Chinese sailing champion Xu Lijia delivered an inspirational speech to Pao School students during her visit to the Secondary Division Monday, bringing the audience to its feet on several occasions as she recounted her arduous path to Olympic greatness. Xu won a bronze medal at the 2008 Beijing Olympics and a gold medal at the 2012 London Olympics, despite having just 50% of her hearing and little vision out of her left eye.
Pao School invited Xu to speak because she embodies the school’s core values. Her dedication to her studies – in particular, her tireless efforts to learn English – and athleticism tie in with the school’s mission of developing the whole person in students. She also shows integrity in her endeavours and compassion for others. Her character traits set a sterling example for Pao students.
‘Success doesn’t happen from individual efforts alone,’ Xu told students. ‘It depends on cooperation. My teammates and I push each other to improve our performance in sailing competitions. The support of our parents is also important’.
Xu began her career in the water as a swimmer, but switched to sailing at the age of 10. Her strong performance at a training camp led to her being selected as one of three girls to be on the Shanghai Sailing Team. ‘Compared to swimming, sailing is much more interesting,’ she said. ‘We are dealing with nature, the uncertainty of the currents and waves’.
Pao School co-founder Philip Sohmen agrees that sailing is one of the most invigorating sports: ‘The more I tried, the more I enjoyed it,’ he told students. ‘When you get into competition, it’s about being able to react very quickly to a changing situation. You need to be physically fit, mentally fit and be prepared for any kind of situation to happen. It takes a true champion to win in sailing’.
Xu showcased that spirit of a champion as she urged students to meet setbacks in life with steely resolve. She recounted how she broke her hand in January 2012, six months before the London Olympics. Just two days after the operation, she was back in the gym training. While her hand frequently bled, and she was in pain, she continued to train for the Olympics, and slowly, her injury healed. At the London Olympics, she captured a gold medal and was later named sailor of the year for 2012.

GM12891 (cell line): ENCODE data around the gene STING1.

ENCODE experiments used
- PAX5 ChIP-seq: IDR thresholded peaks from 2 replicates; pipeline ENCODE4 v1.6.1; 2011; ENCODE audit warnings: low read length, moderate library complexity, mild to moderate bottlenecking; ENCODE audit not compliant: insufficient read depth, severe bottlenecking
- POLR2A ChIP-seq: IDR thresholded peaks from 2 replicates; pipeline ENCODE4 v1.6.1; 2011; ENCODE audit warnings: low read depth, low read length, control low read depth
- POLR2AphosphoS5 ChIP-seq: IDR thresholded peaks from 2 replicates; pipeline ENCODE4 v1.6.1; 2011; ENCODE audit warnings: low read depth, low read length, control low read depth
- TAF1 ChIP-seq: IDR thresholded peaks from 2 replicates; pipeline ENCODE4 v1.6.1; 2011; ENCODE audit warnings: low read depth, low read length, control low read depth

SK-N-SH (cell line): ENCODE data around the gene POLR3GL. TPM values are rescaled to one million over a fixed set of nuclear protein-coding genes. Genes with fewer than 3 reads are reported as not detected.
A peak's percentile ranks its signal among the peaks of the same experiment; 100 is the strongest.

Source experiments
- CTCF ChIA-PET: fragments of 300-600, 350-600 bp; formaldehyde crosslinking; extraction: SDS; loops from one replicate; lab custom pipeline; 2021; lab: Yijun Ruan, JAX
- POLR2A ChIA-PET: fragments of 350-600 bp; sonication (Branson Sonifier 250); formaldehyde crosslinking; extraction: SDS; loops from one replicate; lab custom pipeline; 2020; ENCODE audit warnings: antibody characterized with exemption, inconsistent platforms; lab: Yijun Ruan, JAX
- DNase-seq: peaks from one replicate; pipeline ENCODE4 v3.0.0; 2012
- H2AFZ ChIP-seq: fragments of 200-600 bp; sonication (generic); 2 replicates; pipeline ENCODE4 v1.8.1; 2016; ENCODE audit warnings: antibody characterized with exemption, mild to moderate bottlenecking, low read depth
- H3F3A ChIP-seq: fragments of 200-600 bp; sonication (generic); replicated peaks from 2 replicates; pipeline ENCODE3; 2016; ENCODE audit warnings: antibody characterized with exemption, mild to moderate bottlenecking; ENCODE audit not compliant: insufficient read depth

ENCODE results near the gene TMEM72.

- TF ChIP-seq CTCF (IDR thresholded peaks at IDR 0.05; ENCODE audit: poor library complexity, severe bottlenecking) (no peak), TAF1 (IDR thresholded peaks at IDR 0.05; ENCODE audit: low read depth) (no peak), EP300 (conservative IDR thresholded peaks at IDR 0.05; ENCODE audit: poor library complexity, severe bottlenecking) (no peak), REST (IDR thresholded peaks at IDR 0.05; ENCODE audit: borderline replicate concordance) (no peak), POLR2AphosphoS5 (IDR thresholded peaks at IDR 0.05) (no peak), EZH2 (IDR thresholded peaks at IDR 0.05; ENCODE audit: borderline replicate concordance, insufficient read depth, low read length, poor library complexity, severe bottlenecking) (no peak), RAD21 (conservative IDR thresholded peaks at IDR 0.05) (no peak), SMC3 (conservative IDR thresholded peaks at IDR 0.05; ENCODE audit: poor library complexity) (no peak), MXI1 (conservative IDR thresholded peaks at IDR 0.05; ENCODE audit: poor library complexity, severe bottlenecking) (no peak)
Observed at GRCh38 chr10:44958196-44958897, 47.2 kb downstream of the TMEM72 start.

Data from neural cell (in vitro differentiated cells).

Xu’s unflagging efforts to improve her English are another example of her determination to make the most of life. She told students how she recited the passages in her English textbooks relentlessly to improve her pronunciation. ‘You don’t have to be in the Western world to become fluent in English,’ she said. ‘You can become very good at it if you put in the time – study hard, speak English as much as possible, and you will improve a lot’.
During the Q&A session that followed Xu’s lecture, one student asked her if she had ever considered giving up sailing to live the life of an ordinary working professional. ‘I have thought of giving up before, but my love of sailing and my dream of winning a gold medal give me the drive to go on,’ Xu said. ‘Sweetness follows bitterness’.
Following her lecture and the Q&A session, Xu Lijia was interviewed by Year 12 student Anita Zheng. During their discussion, Xu offered additional insight on the value of learning English. ‘English can help you develop an international perspective, understand the customs of various countries and make friends in different countries,’ she told Anita.
As they concluded their conversation, Xu congratulated Pao School on its 10th anniversary. ‘I wish Pao School the very best for the future,’ she said. ‘I hope the school is able to send more and more globally-minded leaders out into the world’.